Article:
Euler, Leonard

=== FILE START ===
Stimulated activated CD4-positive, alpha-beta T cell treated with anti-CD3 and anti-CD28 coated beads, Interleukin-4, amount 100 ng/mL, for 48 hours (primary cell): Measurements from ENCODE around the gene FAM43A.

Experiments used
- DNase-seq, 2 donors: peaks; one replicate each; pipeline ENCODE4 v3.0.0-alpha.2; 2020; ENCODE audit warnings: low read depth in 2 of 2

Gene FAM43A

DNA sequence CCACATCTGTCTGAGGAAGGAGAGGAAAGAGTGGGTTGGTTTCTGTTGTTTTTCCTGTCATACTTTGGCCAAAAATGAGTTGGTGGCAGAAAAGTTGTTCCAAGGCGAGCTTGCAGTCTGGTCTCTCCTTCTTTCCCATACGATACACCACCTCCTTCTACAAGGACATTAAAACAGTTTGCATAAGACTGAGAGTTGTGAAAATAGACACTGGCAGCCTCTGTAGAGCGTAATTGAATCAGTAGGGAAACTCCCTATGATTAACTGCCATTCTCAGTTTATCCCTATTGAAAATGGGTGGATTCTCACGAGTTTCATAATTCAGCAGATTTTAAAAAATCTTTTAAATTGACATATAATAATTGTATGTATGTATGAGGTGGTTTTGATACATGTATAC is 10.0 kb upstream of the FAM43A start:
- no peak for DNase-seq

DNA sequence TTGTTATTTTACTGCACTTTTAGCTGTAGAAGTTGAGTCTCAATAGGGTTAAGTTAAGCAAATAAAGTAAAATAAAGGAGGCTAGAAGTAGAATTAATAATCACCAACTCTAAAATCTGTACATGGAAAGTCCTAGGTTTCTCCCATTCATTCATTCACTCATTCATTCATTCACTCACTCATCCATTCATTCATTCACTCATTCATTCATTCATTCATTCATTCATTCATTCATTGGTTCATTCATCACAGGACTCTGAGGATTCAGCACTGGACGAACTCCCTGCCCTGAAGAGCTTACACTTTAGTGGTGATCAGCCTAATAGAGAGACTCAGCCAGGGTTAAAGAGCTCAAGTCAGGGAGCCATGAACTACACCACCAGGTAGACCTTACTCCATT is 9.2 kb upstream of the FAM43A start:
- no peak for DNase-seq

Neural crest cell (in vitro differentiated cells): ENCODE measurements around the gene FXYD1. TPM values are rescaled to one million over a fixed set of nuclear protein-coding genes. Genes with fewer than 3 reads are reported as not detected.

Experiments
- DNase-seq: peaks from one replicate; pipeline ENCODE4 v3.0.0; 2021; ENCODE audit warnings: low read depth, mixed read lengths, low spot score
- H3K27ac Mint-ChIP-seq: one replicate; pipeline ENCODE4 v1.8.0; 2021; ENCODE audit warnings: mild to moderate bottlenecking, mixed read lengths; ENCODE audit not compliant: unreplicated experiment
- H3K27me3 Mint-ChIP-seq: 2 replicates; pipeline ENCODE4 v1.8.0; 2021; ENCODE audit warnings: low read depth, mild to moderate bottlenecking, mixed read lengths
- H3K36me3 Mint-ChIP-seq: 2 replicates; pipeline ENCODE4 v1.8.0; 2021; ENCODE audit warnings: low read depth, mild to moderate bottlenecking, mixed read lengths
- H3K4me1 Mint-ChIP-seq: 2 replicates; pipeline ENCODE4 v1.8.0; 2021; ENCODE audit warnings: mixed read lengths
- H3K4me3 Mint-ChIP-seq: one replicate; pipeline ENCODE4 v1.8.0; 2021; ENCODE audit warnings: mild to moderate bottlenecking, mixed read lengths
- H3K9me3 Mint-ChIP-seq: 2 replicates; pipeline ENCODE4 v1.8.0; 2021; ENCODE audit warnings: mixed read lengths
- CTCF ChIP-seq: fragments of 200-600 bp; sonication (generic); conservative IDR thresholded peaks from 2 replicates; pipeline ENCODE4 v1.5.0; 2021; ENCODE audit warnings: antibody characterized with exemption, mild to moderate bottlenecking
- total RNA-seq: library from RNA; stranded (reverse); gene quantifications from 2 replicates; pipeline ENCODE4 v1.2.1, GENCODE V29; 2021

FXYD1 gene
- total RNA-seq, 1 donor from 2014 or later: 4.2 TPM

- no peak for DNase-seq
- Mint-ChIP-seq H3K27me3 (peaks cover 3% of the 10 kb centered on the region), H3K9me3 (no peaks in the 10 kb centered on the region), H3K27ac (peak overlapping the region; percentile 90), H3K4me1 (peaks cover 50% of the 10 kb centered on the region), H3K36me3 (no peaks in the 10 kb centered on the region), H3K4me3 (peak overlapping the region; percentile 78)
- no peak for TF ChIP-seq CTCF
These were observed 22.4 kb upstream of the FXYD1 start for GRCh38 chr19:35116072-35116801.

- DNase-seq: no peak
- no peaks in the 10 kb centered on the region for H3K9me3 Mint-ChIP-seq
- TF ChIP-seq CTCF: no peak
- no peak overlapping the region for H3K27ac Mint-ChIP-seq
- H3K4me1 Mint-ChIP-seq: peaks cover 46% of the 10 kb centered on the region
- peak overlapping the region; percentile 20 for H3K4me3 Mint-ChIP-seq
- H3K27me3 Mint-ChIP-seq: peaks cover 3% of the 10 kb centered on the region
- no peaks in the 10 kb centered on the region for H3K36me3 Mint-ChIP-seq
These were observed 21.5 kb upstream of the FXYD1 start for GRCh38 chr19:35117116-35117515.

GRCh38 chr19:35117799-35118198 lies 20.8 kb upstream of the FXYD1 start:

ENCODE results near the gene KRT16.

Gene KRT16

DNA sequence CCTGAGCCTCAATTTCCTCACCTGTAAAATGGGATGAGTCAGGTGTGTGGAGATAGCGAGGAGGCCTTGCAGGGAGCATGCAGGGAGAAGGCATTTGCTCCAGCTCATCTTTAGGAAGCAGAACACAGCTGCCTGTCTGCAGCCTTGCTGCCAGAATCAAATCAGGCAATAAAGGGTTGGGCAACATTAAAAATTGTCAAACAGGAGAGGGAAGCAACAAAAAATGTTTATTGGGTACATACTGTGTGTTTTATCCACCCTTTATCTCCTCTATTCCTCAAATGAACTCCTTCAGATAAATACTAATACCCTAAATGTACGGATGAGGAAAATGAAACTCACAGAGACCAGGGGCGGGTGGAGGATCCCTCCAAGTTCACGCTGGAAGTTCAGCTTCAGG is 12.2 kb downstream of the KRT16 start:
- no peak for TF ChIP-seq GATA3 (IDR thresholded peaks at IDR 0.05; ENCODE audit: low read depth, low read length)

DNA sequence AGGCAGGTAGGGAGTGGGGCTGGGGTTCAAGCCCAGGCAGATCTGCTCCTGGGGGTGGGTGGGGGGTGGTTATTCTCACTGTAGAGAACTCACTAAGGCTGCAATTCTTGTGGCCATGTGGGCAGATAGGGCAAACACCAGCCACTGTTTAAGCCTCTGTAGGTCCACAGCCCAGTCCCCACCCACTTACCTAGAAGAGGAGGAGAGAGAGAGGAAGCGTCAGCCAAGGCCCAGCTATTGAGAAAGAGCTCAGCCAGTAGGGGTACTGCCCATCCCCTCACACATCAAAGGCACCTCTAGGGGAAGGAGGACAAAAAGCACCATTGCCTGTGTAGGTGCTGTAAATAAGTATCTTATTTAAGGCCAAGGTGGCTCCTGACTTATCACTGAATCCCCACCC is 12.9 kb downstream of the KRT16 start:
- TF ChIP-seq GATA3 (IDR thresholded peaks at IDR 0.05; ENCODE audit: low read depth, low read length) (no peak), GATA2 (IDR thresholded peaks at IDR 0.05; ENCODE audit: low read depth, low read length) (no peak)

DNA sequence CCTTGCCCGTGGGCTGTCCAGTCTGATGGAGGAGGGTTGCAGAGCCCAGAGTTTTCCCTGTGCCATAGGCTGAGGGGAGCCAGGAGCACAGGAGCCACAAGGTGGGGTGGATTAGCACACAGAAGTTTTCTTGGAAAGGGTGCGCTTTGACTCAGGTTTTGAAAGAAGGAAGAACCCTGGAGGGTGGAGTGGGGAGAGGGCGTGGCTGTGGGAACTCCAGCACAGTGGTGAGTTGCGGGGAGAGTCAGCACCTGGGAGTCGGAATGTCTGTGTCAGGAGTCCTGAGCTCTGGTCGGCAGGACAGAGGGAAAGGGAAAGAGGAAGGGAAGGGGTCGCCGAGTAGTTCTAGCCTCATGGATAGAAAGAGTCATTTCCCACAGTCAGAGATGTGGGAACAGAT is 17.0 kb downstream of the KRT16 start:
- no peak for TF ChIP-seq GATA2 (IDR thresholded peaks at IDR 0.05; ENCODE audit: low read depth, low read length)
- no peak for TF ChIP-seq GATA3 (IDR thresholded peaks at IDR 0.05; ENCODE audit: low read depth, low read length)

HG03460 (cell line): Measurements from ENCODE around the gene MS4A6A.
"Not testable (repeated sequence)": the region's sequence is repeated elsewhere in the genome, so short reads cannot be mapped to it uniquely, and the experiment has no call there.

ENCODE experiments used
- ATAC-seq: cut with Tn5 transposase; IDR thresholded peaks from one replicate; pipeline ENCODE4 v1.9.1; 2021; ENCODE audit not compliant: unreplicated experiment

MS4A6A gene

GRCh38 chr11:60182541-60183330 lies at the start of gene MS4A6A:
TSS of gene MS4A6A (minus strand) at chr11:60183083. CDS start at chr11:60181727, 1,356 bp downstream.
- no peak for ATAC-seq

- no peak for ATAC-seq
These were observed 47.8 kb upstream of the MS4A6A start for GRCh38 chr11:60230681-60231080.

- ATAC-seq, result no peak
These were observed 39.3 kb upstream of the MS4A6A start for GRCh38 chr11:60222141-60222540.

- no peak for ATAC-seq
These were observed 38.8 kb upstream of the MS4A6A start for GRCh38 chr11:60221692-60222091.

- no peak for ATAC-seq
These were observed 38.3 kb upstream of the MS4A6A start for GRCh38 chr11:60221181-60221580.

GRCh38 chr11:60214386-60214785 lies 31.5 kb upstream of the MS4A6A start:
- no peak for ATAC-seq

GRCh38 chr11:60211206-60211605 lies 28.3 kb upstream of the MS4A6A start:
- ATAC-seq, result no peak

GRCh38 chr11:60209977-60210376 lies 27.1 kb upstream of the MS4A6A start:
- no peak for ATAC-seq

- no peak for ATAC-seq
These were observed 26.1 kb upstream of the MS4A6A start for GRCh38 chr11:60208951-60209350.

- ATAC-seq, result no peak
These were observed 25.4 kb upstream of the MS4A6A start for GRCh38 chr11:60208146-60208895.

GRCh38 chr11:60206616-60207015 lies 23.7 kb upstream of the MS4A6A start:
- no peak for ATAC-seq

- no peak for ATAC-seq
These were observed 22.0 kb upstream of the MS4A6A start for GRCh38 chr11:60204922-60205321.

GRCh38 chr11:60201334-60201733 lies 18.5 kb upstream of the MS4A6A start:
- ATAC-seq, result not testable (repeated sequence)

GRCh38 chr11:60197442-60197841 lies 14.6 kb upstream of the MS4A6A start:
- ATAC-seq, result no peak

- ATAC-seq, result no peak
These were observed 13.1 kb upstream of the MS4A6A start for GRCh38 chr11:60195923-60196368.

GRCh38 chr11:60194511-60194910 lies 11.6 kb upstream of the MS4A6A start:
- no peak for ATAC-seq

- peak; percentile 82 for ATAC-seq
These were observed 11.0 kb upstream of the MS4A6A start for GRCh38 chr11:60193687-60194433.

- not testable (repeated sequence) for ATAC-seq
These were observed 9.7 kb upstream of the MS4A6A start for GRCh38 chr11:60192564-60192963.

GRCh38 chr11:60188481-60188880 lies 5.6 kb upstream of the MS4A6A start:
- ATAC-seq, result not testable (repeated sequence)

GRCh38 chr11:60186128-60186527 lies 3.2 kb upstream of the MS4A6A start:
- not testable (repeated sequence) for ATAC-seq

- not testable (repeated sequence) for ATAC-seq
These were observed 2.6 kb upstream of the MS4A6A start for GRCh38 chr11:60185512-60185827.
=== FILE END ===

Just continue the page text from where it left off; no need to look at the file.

, a very eminent mathematician, was born at Basil, on the 14th of April, 1707: he was the son of Paul Euler and of Margaret Brucker (of a family illustrious in literature), and spent the first year of his life at the village of Richen, of which place his father was protestant minister. Being intended for the church, his father, who had himself studied under James Bernoulli!, taught him mathematics, as a ground-work of his other studies, or at least a noble and useful secondary occupation. But Euler, assisted and perhaps secretly encouraged by John Bernoulli, who easily discovered that he would be the greatest scholar he should ever educate, soon declared his intention of devoting his life to that pursuit. This intention the wise father did not thwart, but the son did not so blindly adhere to it, as not to connect with it a more than common improvement in every other kind of useful learn-, ing, insomuch that in his latter days men often wondered how with such a superiority in one branch, he could have been so near to eminence in all the rest. Upon the foundation of the academy of sciences at St. Petersburgh, in, 1723, by Catherine I. the two younger Bernouillis, NichoJas and Daniel, had gone thither, promising, when they set out, to endeavour to procure Euler a place in it: they accordingly wrote to him soon after, to apply his mathetics to physiology, which he did, and studied under the best naturalists at Basil, but at the same time, i. e. in 1727, published a dissertation on the nature and propagation of sound; and an answer to the question on the masting of ships, which the academy of sciences at Paris judged worthy of the accessit. Soon after this, he was called to St. Petersburgh, and declared adjutant to the mathematical class in the academy, a class, in which, from the circumstances of the times (Newton, Leibnitz, and so many other | eminent scholars being just dead), no easy laurels were to be gathered. Nature, however, who had organized so many mathematical heads at one time, was not yet tired of her miracles and she added Euler to the number. He indeed was much wanted the science of the calculus integralis, hardly come out of the hands of its creators, was still too near the stage of its infancy not to want to be made more perfect. Mechanics, dynamics, and especially hydrodynamics, and the science of the motion of the heavenly bodies, felt the imperfection. The application of the differential calculus, to them, had been sufficiently successful; but there were difficulties whenever it was necessary to go from the fluxional quantity to the fluent. With regard to the nature and properties of numbers, the writings of Fermat (who had been so successful in them), and together with these all his profound researches, were lost. Engineering and navigation were reduced to vague principles, and were founded on a heap of often contradictory observations, rather than a regular theory. The irregularities in the motions of the celestial bodies, and especially the complication of forces whitfh influence that of the moon, were still the disgrace of geometers. Practical astronomy had jet to wrestle with the imperfection of telescopes, insomuch, that it could hardly be said that any rule for making them existed. Euler turned his eyes to all these objects he perfected the calculus integralis he was the inventor of a new kind of calculus, that of sines he simplified analytical operations and, aided by these powerful help-mates, and the astonishing facility with which he knew how to subdue expressions the most intractable, he threw a new light on all the branches of the mathematics. But at Catherine’s death the academy was threatened with extinction, by men who knew not the connection which arts and sciences have with the happiness of a people. Euler was offered and accepted a lieutenancy on board one of the empress’s ships, with the promise of speedy advancement. Luckily things changed, and the learned captain again found his own element, and was named Professor of Natural Philosophy in 1733, in the room of his friend John Bernouilli. The number of memoirs which Euler produced, prior to this period, is astonishing,*